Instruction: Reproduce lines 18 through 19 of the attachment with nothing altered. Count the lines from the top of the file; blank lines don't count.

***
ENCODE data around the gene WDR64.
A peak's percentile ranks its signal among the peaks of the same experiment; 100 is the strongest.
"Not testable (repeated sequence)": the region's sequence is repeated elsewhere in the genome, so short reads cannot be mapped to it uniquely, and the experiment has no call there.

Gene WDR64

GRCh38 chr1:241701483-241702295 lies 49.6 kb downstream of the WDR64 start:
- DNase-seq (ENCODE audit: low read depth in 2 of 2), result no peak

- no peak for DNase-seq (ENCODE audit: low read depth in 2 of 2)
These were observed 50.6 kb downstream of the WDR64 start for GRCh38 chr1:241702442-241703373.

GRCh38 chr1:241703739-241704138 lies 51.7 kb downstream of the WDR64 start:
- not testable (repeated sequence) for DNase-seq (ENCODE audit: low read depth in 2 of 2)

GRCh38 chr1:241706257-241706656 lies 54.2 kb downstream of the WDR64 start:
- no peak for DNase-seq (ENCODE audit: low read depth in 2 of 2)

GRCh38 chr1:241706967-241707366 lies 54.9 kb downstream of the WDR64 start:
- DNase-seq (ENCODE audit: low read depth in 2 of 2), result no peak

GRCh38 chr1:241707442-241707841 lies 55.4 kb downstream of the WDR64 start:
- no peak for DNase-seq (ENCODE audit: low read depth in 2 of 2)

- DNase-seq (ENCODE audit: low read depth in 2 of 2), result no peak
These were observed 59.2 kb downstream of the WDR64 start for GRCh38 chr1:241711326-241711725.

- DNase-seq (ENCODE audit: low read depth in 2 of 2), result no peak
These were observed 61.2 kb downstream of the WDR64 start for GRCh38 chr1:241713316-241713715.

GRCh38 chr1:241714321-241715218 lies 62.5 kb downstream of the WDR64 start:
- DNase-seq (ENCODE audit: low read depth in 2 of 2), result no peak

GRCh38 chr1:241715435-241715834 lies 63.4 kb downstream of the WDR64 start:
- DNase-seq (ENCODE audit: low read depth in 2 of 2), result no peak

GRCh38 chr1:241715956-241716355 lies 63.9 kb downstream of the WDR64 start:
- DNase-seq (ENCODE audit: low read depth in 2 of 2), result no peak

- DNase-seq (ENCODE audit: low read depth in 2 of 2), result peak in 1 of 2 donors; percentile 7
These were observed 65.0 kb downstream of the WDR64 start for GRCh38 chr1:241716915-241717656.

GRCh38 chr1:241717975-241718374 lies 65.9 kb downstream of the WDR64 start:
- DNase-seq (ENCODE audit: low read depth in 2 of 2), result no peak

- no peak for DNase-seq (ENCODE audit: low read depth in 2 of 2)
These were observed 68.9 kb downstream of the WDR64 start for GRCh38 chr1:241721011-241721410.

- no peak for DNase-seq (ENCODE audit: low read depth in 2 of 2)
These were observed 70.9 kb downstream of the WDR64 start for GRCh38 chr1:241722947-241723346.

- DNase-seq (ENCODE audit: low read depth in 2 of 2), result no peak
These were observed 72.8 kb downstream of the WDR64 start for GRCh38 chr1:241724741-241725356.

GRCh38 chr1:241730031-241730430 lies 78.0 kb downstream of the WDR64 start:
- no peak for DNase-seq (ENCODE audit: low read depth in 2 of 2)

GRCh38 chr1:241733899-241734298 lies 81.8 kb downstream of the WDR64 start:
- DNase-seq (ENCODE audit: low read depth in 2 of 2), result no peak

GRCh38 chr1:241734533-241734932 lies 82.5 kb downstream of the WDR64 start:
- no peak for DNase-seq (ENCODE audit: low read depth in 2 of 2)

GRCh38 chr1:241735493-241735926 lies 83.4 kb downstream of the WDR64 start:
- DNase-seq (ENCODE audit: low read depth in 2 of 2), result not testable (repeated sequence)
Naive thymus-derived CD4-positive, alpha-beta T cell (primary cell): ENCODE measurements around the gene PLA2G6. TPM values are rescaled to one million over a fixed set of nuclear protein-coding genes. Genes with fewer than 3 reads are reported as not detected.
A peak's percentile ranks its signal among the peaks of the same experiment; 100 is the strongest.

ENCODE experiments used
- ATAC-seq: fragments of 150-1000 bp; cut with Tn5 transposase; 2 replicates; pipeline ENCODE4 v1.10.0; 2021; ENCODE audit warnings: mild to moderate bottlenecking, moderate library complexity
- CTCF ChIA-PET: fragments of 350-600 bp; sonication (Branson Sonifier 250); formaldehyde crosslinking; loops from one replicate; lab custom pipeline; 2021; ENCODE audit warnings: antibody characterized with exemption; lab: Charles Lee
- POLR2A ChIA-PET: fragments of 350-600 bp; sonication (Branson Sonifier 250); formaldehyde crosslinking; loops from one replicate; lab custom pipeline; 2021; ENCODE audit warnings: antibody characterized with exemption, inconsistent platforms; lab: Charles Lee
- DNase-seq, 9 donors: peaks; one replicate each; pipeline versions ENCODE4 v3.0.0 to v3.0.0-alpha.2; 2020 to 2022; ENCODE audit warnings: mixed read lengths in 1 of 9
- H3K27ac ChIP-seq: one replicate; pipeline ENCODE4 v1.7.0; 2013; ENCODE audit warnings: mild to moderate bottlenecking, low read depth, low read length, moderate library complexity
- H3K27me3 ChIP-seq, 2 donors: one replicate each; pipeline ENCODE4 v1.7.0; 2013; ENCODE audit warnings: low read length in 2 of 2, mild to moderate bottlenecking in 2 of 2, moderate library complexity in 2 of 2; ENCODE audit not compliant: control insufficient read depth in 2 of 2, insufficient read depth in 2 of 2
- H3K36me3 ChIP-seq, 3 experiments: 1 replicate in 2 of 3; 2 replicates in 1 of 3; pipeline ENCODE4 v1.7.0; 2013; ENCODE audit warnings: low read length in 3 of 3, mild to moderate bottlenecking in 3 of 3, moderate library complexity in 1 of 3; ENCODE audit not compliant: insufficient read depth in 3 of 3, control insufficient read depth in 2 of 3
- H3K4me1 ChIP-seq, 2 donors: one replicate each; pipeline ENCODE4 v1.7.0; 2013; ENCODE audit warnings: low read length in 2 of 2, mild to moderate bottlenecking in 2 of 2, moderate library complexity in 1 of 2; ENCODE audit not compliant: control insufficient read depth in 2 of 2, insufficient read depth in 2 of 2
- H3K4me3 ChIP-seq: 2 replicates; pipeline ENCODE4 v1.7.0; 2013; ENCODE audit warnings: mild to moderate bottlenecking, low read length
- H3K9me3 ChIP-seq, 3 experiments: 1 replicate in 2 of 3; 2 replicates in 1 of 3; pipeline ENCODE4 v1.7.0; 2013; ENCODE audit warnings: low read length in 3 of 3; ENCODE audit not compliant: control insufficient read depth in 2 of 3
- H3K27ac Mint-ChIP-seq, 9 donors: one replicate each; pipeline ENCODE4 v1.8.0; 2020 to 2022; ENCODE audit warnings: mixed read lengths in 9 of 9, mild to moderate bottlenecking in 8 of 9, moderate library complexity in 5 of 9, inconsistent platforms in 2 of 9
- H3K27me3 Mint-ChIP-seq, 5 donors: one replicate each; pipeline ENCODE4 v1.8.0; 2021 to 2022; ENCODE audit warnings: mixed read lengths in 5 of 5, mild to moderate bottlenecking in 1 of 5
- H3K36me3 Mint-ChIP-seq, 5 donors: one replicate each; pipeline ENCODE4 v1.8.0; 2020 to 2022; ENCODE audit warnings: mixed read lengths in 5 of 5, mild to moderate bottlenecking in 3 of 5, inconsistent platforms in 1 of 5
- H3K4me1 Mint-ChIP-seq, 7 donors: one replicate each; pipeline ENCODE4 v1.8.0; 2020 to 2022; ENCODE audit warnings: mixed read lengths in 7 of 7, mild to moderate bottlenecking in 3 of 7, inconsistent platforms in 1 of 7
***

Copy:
These were observed 59.2 kb downstream of the WDR64 start for GRCh38 chr1:241711326-241711725.

- DNase-seq (ENCODE audit: low read depth in 2 of 2), result no peak